Looking through the rear view mirror of time, I can still see him as clearly today as I did nearly two decades ago. His sweet little toddler feet dangled ungrounded in the car seat. Surrounded by blue velour padding and securely strapped in according to the highest safety standards, he sat two rows behind me as we hurtled down the highway.
“There are no bad people, Mommy!” he protested adamantly.
In his short little life it was already an old argument. “You must not wander away from me in public, Sam, it’s simply not safe.” He was the most curious of children and after being strapped in his car seat I often relented to his refusal to be strapped into a shopping cart. A trip to Target contained both the stuff of my most beautifully ordered dreams and the most hellish of mommy nightmares.
He simply couldn’t understand why it was dangerous to wander off unaccompanied. Rules alone were no longer enough to restrain him; he wanted reason. Finally I broke down and blurted out, “There are bad people in the world, Sam!” For the record, if I had it to do over again I would respond differently.
I might as well have stripped the comfortable blue cushion from underneath him. “No!, he cried, “There are no bad people, Mommy!” Immediately I felt guilty for shattering his safe little existence and worried, the way only first time mothers can, that I had psychologically damaged him beyond repair; that the entire shape of his view of reality had been permanently and negatively altered.
Nearly two decades later and having, so far anyway, safely raised my son, I consider the truth of his words. The black and white world of childish dreams and mommy nightmares has faded into grey and I contemplate the declaration of the purely innocent: “There are no bad people.”
It sounds crazy, I know, I watch the news. I see evidence to the contrary in the world around me. “Some men just want to watch the world burn,” said Batman’s butler. He is a better friend than Job’s. Sometimes there is just no explaining evil.
And yet I try. A safe distance from personally experiencing such evils I can afford to contemplate that there are no bad people in the world. In an attempt to explain man’s evil choices I consider that there must be some terrible pain the perpetrator is suffering which they are compelled to manifest in the world around them in order to reconcile their reality. Either that, or something has biologically gone horribly wrong–while they can and should be prevented from inflicting evil, they are truly insane and therefore not free; they cannot be morally responsible for choosing their own actions and understanding consequences.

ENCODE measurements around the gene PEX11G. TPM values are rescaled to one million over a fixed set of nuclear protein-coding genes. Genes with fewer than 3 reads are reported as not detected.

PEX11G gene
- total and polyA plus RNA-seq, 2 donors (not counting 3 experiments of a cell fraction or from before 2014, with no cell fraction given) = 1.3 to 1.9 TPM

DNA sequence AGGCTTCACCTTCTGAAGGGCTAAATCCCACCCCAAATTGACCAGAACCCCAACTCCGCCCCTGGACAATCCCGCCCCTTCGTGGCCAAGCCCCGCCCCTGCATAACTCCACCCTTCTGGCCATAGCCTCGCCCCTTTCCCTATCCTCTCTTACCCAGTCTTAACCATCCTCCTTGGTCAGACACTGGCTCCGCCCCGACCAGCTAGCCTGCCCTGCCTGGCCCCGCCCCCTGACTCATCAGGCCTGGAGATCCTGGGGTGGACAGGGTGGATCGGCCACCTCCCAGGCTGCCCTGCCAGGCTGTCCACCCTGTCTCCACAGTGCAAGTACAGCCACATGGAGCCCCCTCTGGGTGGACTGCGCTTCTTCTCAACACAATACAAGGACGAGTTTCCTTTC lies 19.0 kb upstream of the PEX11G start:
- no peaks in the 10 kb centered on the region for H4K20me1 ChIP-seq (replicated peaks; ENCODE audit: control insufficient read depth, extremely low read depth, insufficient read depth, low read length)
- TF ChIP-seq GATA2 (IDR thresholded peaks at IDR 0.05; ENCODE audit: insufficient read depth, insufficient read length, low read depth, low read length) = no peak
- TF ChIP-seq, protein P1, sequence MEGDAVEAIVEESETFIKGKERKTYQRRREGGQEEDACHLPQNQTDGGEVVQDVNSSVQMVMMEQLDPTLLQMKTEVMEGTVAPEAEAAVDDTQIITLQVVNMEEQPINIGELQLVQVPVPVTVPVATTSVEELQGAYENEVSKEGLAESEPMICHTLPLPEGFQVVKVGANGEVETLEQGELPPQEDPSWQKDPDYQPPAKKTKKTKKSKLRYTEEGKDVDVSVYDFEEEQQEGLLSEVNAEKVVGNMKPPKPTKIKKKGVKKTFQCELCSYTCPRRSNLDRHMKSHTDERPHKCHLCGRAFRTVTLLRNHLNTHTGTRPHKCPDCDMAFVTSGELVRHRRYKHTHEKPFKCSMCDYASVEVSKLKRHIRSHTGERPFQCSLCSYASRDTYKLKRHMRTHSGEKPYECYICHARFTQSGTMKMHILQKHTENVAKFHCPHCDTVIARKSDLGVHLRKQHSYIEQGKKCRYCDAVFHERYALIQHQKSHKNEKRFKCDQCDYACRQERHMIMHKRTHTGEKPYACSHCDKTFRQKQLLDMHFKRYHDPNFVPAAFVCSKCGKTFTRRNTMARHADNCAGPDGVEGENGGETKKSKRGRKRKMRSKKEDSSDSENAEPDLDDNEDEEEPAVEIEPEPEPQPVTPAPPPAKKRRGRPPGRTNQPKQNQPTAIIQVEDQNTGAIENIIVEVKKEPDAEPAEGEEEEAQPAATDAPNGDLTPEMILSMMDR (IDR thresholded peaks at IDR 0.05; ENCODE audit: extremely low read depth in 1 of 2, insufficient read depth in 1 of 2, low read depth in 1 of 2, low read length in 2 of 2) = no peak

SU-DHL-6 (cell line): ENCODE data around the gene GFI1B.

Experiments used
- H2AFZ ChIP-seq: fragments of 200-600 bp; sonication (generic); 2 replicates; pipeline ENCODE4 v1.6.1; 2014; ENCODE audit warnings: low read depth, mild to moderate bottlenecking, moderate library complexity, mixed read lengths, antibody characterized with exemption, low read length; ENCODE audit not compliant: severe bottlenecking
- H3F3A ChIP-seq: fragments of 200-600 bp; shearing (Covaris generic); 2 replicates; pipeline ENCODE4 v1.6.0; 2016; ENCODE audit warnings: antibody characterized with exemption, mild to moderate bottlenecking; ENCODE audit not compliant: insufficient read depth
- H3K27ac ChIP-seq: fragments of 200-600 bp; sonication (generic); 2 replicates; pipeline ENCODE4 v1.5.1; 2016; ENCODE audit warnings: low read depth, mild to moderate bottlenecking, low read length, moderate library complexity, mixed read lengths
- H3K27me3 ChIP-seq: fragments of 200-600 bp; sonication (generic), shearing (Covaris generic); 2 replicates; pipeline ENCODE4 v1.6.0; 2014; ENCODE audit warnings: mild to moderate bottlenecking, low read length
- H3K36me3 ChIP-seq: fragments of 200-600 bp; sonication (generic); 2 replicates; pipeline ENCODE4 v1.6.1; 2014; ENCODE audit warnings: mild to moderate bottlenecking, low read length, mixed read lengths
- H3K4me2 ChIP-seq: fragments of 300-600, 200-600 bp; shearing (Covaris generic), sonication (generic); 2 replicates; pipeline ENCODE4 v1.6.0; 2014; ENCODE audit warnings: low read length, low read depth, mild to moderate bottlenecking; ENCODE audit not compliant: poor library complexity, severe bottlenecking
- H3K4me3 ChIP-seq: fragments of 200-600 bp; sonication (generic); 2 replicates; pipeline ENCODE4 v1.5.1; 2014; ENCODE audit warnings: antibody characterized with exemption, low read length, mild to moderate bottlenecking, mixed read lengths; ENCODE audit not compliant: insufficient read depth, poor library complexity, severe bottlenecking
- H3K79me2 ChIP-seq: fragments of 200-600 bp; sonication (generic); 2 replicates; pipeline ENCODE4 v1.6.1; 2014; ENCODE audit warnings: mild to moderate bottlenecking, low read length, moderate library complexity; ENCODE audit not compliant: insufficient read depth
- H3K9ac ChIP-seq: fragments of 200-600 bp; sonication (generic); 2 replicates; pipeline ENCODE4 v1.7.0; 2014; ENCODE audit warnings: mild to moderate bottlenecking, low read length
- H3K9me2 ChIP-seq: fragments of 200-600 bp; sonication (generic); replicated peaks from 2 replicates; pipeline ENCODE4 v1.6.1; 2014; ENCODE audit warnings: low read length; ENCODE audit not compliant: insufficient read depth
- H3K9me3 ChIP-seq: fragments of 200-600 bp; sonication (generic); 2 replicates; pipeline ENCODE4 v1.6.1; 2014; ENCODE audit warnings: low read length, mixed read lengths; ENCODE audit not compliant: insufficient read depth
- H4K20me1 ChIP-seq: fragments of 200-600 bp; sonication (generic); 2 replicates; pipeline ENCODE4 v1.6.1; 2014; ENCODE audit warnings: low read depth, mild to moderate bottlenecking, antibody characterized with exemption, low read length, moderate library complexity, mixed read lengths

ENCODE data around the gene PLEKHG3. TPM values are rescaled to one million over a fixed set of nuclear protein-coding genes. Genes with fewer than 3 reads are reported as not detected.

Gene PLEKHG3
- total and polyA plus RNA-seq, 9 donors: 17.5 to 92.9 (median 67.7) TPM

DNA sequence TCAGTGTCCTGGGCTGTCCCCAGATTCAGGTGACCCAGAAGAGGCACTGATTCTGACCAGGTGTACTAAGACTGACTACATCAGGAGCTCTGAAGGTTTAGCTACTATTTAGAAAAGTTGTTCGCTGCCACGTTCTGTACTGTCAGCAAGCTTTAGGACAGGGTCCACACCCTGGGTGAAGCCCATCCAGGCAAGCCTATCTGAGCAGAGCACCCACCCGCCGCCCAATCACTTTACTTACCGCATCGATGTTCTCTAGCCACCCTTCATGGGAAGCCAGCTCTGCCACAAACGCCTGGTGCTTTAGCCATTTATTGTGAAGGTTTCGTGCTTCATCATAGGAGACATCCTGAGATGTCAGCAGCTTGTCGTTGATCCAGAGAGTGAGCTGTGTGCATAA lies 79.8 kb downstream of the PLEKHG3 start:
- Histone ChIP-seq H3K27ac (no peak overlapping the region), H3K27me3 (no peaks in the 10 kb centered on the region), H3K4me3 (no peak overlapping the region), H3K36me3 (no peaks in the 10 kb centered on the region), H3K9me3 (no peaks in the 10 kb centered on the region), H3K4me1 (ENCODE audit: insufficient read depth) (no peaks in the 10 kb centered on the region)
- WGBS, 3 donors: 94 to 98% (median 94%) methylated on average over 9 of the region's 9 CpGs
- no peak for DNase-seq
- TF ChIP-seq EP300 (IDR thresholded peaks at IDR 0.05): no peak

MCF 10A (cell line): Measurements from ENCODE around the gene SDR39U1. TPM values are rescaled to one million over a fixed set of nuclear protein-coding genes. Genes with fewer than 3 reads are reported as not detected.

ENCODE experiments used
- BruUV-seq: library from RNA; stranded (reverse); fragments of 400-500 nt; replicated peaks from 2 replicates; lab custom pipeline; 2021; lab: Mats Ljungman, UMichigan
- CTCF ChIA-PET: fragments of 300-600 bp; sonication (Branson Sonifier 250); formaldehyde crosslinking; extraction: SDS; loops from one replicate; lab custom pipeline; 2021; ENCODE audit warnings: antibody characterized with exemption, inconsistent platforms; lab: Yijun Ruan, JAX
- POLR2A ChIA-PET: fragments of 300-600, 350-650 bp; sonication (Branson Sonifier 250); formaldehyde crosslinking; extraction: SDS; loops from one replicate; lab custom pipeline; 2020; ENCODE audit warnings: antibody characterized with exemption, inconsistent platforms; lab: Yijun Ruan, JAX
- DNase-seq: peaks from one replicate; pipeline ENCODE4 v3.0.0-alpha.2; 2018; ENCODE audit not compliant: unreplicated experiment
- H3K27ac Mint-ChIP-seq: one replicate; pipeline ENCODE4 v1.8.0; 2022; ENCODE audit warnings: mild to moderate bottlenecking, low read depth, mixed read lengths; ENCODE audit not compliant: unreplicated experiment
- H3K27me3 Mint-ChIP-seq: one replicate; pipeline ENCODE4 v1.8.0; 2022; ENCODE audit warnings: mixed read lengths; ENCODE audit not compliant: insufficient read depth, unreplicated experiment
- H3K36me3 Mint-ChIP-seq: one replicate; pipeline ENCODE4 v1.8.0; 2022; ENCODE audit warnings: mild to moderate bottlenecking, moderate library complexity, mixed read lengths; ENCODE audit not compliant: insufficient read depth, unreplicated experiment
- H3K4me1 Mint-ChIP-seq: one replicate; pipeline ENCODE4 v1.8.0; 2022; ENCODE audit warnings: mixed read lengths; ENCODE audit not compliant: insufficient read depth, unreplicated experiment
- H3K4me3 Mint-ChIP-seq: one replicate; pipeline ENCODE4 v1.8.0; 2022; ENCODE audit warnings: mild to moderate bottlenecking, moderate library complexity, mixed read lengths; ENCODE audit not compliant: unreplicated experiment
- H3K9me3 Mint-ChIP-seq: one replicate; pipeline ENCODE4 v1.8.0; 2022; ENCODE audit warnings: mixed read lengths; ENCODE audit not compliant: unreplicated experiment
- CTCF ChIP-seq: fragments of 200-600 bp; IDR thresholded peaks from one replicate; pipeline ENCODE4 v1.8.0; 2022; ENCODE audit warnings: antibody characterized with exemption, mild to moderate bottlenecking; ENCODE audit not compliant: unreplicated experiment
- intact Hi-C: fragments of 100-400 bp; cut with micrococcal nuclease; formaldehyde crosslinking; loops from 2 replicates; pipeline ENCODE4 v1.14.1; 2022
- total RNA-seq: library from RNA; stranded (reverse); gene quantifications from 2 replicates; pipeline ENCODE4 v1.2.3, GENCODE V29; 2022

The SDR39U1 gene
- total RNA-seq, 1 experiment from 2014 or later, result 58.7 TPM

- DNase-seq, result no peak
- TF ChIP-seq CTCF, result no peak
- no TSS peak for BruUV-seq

There are no bad people; I want to believe it. God makes everyone good. There are only people who confirm who God created them to be by freely choosing what is good, and people who don’t know or have forgotten who they really are. And here’s the rub: we all fall into both categories everyday. At some point my choices will warrant judgment on the state of my soul, but God alone reserves this right, and even so, he gives me to until my dying breath to make the right choice.
I don’t know if I could be so generous if I, or God forbid, my child, were on the receiving end of such evil. The pettiest of offenses are often stumbling blocks for me. I find it supremely difficult to fathom the love and mercy of an all powerful God who would forgive someone who brutally murdered His son; A God would pray for those who nailed him to a cross. “Forgive them” he begged his Father on their behalf, “they know not what they do.”
And yet that is precisely what I am called to do; to travel the high road of Calvary and so to participate in the redemption of the world. To bear witness to the unconditional love of a God who would shoulder others’ pain, acknowledging and carrying it in such a dignified way that the injustice can be clearly seen, inspiring those who witness it to join in carrying and correcting it. It is the work of the Body of Christ. God help me.
Identify and acknowledge good things in those around you, especially those who you are tempted to label “bad.” Practice forgiveness; it is in giving that we receive.
God help me to see the good in all people and to call it out, even (especially) when they don’t seem to see it in themselves. Give me the strength to stand up to injustice, and the wisdom to respond by refusing to return insult and injury. Help me to be courageous enough to follow you when doing so means suffering.
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About Allison Welch
Allison Welch lives in SW Virginia with her husband, Barry, a Deacon in the Catholic Church. They are recent empty nesters, with two boys in college. She has a Masters in Theology, has taught high school Theology for 9 years and loves to share her faith. “I hope someday to meet God, because I want to thank him for the flowers.” Robert Breault